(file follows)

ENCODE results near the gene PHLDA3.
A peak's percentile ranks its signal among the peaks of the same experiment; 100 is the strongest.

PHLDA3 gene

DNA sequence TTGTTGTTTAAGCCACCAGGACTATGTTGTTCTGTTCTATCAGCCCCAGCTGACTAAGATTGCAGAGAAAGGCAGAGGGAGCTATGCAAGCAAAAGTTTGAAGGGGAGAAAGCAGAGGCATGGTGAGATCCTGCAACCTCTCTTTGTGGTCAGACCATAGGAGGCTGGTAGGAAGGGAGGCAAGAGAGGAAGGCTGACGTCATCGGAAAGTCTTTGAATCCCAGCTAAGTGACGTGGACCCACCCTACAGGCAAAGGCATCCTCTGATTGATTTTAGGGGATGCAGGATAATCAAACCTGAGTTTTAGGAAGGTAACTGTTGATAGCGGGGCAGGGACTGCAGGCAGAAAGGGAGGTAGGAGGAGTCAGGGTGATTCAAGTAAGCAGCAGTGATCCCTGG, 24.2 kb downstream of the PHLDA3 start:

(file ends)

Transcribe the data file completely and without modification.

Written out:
ENCODE results near the gene PHLDA3.
A peak's percentile ranks its signal among the peaks of the same experiment; 100 is the strongest.

PHLDA3 gene

DNA sequence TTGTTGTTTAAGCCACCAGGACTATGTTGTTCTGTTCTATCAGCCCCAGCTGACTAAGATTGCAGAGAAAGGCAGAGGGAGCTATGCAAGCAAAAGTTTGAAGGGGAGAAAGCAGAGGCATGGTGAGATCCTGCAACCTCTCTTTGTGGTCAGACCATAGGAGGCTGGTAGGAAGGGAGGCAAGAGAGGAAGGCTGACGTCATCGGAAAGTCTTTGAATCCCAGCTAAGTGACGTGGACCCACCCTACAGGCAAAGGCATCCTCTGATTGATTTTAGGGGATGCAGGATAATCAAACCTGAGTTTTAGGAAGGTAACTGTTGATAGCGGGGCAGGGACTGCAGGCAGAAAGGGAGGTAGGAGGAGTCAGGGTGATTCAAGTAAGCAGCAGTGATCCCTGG, 24.2 kb downstream of the PHLDA3 start: